FOXBORO — The Patriots just wrapped up their first training camp workout of the summer, a session that ran for just under two hours under overcast skies. Players were in shells and shorts — pads can’t go on until the weekend — and so it was tough to really glean too much from the practice. But here are a few quick notes:

– The following players were not on the field with their teammates: wide receiver Aaron Dobson, special teamer Matthew Slater, cornerback Alfonzo Dennard, linebacker Deontae Skinner, offensive lineman Chris Martin, defensive lineman Dominique Easley, wide receiver Jeremy Gallon and defensive lineman Tommy Kelly. (Essentially, everyone who was put on PUP earlier this week.) Easley, Dobson, Dennard and Kelly went through agility drills, and were part of a group that left to work out on the lower practice fields shortly after practice began.

– It’s tough to get a real handle on where guys are at this stage of the process — it was a relatively low-intensity workout without pads — but Rob Gronkowski had a sizable black brace/sleeve on his left arm. It’s early — and things could change as camp continues — but at this point, he looked as well as could be expected, moving without an issue. (It appeared that he was limited in 7-on-7s and 11-on-11s toward the end of practice.)

Josh Boyce and Shane Vereen were taking reps at kick returner. Malcolm Butler, Brandon LaFell and James White were also getting turns at the position. However, Boyce appeared to get the majority of reps over the course of the morning.

– When it comes to depth chart at wide receiver, it was interesting to see that when quarterback Tom Brady went to the near practice field to work with some pass catchers, it was a group that included Gronkowski, Kenbrell Thompkins, Julian Edelman and Danny Amendola, while Boyce and LaFell stayed and continued to get special teams work.

– Thompkins — who was wearing bright orange cleats — had a very nice morning. He was working with the starting offense throughout most of the session, and had a pair of really nice catches in 7-on-7 passing drills on the goal line, one from Brady and one from Jimmy Garoppolo. (It’s debatable how many opportunities he would have had if Dobson was on the field, but he certainly made the most of his chances on Thursday morning.)

Roy Finch, who was apparently activated off PUP, dropped a pass in the 7-on-7s. LaFell also had a drop in 11-on-11s late in practice.

– Butler picked off a ball from Garoppolo in the 7-on-7s, and linebacker Jerod Mayo knocked down a Brady pass for LaFell at the back of the end zone.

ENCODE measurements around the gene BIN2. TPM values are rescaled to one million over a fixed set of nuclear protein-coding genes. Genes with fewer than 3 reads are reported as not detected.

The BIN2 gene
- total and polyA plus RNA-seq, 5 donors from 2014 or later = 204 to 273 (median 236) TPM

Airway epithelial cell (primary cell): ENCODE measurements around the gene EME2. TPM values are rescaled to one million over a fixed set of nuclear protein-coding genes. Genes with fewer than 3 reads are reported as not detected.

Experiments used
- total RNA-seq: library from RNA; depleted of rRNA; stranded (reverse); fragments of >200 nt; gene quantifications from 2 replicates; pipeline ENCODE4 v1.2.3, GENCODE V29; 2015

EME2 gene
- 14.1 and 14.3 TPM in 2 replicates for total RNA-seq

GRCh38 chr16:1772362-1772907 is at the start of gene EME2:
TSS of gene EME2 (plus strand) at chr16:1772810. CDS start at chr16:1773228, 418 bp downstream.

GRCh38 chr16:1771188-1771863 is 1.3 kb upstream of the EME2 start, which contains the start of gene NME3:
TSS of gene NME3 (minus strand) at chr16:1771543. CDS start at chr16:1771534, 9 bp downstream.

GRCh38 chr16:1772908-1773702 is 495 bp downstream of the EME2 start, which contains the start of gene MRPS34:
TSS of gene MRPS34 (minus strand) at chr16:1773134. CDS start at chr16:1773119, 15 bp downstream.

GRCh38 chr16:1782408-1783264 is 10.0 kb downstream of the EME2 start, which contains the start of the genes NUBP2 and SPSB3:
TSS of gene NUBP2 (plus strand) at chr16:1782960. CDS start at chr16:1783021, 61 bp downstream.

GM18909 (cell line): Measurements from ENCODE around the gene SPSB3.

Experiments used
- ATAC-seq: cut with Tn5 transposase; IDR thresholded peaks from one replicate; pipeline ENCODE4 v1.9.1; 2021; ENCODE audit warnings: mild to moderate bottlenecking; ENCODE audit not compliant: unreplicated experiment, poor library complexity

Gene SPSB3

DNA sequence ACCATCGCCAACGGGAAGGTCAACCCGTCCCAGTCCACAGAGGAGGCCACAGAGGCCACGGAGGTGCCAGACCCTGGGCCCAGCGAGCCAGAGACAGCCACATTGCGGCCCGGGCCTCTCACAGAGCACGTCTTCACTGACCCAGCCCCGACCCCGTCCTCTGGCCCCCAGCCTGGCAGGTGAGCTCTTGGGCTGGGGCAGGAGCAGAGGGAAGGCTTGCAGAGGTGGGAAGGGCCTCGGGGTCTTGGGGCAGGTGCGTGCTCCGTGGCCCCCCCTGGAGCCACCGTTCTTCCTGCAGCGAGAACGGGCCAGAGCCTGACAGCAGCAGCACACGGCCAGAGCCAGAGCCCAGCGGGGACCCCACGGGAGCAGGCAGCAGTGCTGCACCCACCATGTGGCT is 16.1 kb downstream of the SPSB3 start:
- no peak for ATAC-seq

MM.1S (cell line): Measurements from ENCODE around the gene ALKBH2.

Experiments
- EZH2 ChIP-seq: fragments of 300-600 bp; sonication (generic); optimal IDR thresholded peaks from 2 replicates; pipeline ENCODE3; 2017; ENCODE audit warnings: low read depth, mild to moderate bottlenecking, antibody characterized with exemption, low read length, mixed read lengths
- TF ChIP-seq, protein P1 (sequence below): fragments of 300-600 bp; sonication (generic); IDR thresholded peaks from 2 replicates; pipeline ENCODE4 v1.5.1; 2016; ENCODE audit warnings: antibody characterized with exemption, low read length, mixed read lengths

– Brady looked uneven at times — he missed on a throw with Gronkowski early on — but did connect on a nice ball for Thompkins in the corner of the end zone that drew ohhhs and ahhhhs from the capacity crowd. (He later zipped one to Gronkowski right over the middle, a crisp pass that sparked cheers.)

– Owner Robert Kraft strolled on the field midway through practice.

Blog Author: 
Christopher Price

FOXBORO — It’s early on, but Bill Belichick likes what he’s seen from Darrelle Revis.

Speaking before the start of the first training camp practice on Thursday morning, Belichick said he’s been “impressed” with the former Jets and Bucs corner who was acquired as a free agent this past offseason.

FOXBORO — It’s early on, but Bill Belichick likes what he’s seen from Darrelle Revis.

Speaking before the start of the first training camp practice on Thursday morning, Belichick said he’s been “impressed” with the former Jets and Bucs corner who was acquired as a free agent this past offseason.

“He’€™s worked hard; smart guy,” Belichick said of Revis. “Very professional. Has a good understanding of the game, he’€™s a smart player and he’€™s had a real good focus and instinct. He’€™s a smart player scheme-wise, but he knows how to play. He’€™s a very instinctive player.

“He played well at Tampa, he played well at the Jets, and then we saw him in the Pro Bowl. Now we’€™ve seen him ourselves for 13 practices and the time in the spring. But again, it’€™s a new year. He’€™s in a new system, so we’€™ll see how it all plays out. But I’€™m glad we have him on our team. I look forward to working with him more.”

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Blog Author: 
Christopher Price
Darrelle Revis starts his first season in New England. (AP)

Darrelle Revis starts his first season in New England. (AP)

As training camp approaches, we’€™ve gone through each position and offered a spot by spot breakdown. With camp set to open Thursday, here’€™s our last positional preview, defensive back. (Check out the complete list here.)